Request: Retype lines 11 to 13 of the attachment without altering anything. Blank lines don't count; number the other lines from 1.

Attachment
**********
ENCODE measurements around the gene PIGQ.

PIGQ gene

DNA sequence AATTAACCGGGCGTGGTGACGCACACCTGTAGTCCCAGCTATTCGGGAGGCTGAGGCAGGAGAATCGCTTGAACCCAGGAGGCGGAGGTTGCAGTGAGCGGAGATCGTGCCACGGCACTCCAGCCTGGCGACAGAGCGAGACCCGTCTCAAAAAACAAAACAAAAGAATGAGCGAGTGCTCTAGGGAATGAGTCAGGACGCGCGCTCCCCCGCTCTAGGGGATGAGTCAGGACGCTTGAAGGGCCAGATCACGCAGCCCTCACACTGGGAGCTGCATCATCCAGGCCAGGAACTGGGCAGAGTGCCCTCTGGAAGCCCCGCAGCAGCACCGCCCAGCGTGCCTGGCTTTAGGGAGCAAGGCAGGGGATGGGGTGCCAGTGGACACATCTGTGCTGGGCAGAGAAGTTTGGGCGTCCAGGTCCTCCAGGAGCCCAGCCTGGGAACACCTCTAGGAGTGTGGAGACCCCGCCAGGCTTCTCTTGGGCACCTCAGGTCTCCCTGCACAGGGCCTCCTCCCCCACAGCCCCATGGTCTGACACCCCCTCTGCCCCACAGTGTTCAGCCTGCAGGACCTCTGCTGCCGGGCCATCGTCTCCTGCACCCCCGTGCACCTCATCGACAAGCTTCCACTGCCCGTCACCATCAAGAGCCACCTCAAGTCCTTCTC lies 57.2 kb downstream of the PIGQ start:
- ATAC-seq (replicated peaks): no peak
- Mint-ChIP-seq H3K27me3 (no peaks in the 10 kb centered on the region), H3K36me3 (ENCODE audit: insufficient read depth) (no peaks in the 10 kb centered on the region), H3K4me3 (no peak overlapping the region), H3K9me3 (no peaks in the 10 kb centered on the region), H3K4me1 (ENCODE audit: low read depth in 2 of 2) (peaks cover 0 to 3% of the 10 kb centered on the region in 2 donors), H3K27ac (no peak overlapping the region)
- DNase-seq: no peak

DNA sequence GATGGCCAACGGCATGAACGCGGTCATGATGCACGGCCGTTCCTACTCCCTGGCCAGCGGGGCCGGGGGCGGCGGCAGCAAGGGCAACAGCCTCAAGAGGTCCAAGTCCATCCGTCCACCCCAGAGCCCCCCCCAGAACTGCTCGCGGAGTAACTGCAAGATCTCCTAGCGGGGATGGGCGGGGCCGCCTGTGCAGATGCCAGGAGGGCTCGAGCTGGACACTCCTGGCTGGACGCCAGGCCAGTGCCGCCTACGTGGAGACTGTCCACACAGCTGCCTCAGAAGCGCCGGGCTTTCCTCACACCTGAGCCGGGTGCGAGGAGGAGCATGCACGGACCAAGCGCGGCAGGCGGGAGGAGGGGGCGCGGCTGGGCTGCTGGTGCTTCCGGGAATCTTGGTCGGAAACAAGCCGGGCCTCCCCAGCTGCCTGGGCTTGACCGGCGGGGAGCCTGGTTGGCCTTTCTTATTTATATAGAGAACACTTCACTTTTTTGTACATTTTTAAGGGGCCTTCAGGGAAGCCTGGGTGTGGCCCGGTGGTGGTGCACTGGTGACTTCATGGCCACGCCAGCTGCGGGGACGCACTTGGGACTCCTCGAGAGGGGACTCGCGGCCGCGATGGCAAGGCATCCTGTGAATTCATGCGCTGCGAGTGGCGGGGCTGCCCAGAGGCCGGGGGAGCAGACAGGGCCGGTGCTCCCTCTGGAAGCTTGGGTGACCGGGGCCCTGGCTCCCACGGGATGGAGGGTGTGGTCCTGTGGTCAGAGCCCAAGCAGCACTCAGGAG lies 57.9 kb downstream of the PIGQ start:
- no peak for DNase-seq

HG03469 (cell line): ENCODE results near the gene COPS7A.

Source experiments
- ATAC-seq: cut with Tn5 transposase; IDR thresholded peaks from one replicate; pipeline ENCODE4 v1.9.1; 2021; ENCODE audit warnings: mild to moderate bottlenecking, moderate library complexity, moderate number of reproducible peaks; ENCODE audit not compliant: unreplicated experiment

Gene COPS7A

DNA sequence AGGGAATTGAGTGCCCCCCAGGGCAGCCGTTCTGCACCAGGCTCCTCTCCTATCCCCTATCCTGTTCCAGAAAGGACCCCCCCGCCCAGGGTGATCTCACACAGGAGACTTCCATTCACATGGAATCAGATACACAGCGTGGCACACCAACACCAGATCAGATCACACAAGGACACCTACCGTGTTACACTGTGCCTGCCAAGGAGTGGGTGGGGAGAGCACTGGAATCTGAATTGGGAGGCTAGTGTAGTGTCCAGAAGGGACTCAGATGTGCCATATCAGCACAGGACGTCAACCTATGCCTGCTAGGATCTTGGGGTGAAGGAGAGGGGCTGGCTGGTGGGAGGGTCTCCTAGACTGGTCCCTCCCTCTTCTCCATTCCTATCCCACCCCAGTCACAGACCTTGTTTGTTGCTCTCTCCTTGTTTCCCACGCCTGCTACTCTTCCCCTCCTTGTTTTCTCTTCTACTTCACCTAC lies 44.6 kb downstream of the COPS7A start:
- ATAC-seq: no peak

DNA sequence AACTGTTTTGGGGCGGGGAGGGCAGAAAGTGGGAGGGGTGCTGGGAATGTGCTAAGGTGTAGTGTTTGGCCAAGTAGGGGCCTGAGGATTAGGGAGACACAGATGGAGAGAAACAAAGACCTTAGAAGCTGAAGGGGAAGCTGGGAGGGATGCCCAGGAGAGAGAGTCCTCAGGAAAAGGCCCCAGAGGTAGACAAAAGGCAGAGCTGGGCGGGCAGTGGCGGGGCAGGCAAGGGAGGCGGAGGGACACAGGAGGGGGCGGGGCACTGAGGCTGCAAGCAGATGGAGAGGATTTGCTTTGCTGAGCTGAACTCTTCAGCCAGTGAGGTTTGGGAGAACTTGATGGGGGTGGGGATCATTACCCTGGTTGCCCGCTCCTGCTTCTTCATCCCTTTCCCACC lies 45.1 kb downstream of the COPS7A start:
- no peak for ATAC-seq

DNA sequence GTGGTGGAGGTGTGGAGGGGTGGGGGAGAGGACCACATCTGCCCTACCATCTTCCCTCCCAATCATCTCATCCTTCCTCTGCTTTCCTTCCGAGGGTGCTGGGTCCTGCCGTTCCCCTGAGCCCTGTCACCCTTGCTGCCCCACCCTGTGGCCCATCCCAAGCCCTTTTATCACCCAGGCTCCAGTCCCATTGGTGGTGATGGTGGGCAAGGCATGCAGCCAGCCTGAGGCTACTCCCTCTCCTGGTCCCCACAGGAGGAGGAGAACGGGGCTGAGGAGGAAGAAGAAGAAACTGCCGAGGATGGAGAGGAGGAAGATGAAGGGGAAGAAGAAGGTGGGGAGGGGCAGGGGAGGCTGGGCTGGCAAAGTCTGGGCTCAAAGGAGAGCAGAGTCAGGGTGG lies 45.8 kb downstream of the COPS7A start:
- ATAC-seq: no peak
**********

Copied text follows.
- ATAC-seq: cut with Tn5 transposase; IDR thresholded peaks from one replicate; pipeline ENCODE4 v1.9.1; 2021; ENCODE audit warnings: mild to moderate bottlenecking, moderate library complexity, moderate number of reproducible peaks; ENCODE audit not compliant: unreplicated experiment

Gene COPS7A

DNA sequence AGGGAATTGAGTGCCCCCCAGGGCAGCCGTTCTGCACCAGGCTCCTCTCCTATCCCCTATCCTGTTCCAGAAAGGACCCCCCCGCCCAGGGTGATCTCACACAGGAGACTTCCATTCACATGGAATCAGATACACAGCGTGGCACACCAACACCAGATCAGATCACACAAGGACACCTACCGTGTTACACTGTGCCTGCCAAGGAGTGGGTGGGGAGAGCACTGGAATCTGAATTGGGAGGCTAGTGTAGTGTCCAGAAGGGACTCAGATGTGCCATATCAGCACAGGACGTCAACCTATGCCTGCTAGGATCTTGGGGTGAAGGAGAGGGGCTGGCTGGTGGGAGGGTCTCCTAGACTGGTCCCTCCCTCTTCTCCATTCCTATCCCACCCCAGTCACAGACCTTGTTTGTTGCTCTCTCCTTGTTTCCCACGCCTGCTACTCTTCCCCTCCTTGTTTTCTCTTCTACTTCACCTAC lies 44.6 kb downstream of the COPS7A start: